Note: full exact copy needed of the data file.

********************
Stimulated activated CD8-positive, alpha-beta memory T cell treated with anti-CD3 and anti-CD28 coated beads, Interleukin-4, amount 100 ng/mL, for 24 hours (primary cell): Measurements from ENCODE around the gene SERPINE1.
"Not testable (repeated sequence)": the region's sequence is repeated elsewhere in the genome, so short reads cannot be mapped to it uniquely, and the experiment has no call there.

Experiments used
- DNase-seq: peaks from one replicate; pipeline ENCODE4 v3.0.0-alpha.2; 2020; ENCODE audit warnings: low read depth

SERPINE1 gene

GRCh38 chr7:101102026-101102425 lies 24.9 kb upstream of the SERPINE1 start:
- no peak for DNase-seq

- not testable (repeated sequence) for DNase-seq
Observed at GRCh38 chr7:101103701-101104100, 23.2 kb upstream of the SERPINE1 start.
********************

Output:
Stimulated activated CD8-positive, alpha-beta memory T cell treated with anti-CD3 and anti-CD28 coated beads, Interleukin-4, amount 100 ng/mL, for 24 hours (primary cell): Measurements from ENCODE around the gene SERPINE1.
"Not testable (repeated sequence)": the region's sequence is repeated elsewhere in the genome, so short reads cannot be mapped to it uniquely, and the experiment has no call there.

Experiments used
- DNase-seq: peaks from one replicate; pipeline ENCODE4 v3.0.0-alpha.2; 2020; ENCODE audit warnings: low read depth

SERPINE1 gene

GRCh38 chr7:101102026-101102425 lies 24.9 kb upstream of the SERPINE1 start:
- no peak for DNase-seq

- not testable (repeated sequence) for DNase-seq
Observed at GRCh38 chr7:101103701-101104100, 23.2 kb upstream of the SERPINE1 start.